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Supreme Court ‘Likely’ to Allow Donald Trump Removal From Ballot: Attorney

Former federal prosecutor and legal analyst Glenn Kirschner said Friday that the U.S. Supreme Court is “likely” to allow Donald Trump to be removed from state ballots ahead of the 2024 election.

Trump, the frontrunner for the 2024 Republican presidential nomination, faces legal challenges that seek to remove him from the ballot in several states, with two having already barred his name from primary voters’ consideration. The lawsuits argue that Trump is ineligible to run under Section 3 of the 14th Amendment, which bars officials who have sworn an oath to the U.S. Constitution from holding office if they engage in insurrection. Trump is facing federal charges in connection to his alleged actions leading up to the riot at the U.S. Capitol on January 6, 2021, which followed after he addressed his supporters during a rally on Capitol Hill. The former president has been kicked off ballots in Maine and Colorado because of the same constitutional amendment.

Trump has maintained his innocence and said that he did not engage in an insurrection, accusing those filing lawsuits against him of attempting election interference. Meanwhile, the removal of Trump from the primary ballot in Colorado and Maine is now expected to be in the hands of the Supreme Court after the former president appealed both the state’s decisions. The hearings are expected to start in early February.

Newsweek has reached out to Trump’s campaign and the Supreme Court via email for comment.

In a Friday interview on The Stephanie Miller Show on the Political Voices Network, Kirschner, a former assistant U.S. attorney and frequent Trump critic, discussed how the Supreme Court may rule in the effort to remove Trump from the ballot, adding that he believes the Court’s “likely result” is that the former president is disqualified.

“I have a feeling they will find a way to say, ‘You know what this really is a states’ rights issue. This really is an original construction and textual issue and he’s disqualified.’ I think that is the more likely result,” Kirschner said.

He continued: “What I believe motivates the right wing block of the Supreme Court is self preservation. They want to remain above the executive branch, above the president, and they know if they do anything to facilitate Donald Trump’s return to the Oval Office, he’s already announced he’s going to be a dictator day one, and a dictator has absolutely no use for a Supreme Court. So they’re thinking that in the back of their heads if not in their front of their heads.”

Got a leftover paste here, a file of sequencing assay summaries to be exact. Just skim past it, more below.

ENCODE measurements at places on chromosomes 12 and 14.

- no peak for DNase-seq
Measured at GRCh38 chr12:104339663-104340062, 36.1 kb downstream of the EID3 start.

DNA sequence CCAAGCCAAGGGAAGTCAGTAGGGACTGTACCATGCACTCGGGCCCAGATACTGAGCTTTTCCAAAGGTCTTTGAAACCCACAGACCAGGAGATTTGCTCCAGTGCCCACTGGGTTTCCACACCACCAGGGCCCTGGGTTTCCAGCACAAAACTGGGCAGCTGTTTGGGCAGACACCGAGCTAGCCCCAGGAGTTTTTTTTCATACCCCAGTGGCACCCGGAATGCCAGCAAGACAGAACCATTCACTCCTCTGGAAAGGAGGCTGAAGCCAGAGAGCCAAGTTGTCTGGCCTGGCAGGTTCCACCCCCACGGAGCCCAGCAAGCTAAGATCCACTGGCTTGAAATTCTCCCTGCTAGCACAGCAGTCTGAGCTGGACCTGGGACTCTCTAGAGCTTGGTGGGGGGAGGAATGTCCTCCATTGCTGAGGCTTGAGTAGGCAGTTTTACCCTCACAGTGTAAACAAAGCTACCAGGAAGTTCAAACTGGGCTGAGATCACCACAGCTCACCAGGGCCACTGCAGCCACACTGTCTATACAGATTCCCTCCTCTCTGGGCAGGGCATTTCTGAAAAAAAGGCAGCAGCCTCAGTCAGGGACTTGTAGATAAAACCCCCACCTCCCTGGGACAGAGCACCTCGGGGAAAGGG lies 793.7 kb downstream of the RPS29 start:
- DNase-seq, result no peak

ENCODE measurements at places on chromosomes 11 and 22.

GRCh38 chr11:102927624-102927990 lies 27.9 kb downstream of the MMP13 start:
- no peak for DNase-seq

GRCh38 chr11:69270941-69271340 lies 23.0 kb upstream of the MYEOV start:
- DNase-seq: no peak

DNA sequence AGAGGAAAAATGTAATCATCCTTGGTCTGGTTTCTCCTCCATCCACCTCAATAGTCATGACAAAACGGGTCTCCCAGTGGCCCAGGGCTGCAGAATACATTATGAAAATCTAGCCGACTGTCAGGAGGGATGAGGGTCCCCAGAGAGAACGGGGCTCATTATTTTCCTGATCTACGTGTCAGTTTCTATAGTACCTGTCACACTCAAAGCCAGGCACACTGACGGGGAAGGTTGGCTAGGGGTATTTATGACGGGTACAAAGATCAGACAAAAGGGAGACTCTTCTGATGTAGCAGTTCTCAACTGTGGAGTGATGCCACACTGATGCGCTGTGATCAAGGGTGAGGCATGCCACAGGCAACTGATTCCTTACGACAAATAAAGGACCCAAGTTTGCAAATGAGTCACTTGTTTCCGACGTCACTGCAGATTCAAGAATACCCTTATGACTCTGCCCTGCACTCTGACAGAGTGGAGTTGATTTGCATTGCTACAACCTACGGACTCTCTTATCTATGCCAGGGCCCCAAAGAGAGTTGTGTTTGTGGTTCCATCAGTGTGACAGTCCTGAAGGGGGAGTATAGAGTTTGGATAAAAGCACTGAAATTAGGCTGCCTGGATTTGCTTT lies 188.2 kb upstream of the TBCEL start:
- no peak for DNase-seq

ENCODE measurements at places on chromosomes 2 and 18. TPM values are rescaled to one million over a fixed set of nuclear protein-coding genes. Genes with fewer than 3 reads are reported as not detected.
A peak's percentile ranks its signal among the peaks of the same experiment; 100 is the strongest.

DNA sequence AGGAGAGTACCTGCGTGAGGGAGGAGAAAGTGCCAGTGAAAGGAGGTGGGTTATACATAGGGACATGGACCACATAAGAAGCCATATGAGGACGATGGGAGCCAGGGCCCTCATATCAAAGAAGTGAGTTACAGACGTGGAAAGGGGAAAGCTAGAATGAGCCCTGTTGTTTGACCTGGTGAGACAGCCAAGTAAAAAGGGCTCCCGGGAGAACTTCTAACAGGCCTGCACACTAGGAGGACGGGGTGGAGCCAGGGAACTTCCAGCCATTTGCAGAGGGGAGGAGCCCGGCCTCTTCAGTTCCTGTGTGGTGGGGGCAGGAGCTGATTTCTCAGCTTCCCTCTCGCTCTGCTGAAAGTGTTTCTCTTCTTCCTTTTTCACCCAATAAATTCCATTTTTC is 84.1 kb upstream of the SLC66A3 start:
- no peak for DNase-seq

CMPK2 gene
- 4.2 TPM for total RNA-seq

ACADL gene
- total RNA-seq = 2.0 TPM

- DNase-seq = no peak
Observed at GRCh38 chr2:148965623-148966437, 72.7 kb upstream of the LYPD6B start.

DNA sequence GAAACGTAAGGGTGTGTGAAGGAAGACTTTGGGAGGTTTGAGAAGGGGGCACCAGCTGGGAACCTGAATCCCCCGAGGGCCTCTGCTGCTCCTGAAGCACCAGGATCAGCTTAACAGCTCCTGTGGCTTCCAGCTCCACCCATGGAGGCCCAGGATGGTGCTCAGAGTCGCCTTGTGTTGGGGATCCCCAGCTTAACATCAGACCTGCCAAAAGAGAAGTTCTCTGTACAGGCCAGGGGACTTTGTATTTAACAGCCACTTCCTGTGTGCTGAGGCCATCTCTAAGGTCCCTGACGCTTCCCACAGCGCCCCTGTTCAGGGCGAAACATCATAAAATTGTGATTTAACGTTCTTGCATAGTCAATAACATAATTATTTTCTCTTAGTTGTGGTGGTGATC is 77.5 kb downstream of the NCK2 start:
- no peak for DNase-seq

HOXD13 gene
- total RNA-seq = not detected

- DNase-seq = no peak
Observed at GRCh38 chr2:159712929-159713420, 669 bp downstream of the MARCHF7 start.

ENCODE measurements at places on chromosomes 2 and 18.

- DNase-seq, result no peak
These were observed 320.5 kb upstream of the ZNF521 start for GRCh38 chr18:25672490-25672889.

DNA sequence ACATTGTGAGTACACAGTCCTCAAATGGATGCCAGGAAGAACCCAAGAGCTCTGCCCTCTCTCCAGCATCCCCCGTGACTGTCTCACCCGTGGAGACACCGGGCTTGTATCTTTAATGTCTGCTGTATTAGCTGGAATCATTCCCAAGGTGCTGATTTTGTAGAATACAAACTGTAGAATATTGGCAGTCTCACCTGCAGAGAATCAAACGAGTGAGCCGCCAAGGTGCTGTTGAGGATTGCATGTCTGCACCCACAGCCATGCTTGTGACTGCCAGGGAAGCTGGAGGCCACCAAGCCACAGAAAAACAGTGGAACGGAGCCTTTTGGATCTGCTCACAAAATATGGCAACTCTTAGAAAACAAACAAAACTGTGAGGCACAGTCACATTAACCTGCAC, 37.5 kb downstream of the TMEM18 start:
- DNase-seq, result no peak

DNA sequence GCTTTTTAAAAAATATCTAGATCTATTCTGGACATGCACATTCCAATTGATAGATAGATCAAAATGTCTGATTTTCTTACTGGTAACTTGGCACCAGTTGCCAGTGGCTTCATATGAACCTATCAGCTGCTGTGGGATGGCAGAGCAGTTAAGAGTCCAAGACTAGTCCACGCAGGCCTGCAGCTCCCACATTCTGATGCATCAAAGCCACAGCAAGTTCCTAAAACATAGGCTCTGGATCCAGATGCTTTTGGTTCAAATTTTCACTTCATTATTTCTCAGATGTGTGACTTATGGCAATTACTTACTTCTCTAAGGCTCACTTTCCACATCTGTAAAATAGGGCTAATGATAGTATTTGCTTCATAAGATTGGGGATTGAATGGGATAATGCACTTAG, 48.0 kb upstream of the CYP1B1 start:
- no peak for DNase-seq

During a town hall event hosted by Fox News host Sean Hannity in December, Hannity pressed Trump to pledge that he would never “abuse power as retribution against anybody,” as had been suggested in recent reports, if he’s reelected president. In response, Trump suggested that he would only behave in such a way on the first day of his hypothetical second term. However, Trump later said that the comments were in a “joking manner.”

Kirschner’s comments come after Maine’s highest court refused to weigh in on whether Trump should stay on the ballot in the state, before the Supreme Court decides on the case in Colorado.

Last month, a state Superior Court judge placed the decision on hold until the Supreme Court hears arguments on Colorado’s case on February 8.

Maine’s secretary of state, Shenna Bellows, a Democrat, appealed the state judge’s decision, seeking input from Maine’s highest court first. But with a unanimous decision on January 24, Maine’s Supreme Judicial Court dismissed Bellows’ appeal, ruling that the U.S. Supreme Court should weigh in before she can decide whether she wants to withdraw, modify or uphold her decision to keep Trump on the primary ballot.

The U.S. Supreme Court has never ruled on Section 3 of the 14th Amendment and the Court’s decision is expected to be consequential for this year’s presidential election, which is shaping up to be a potential rematch between Trump and President Joe Biden.

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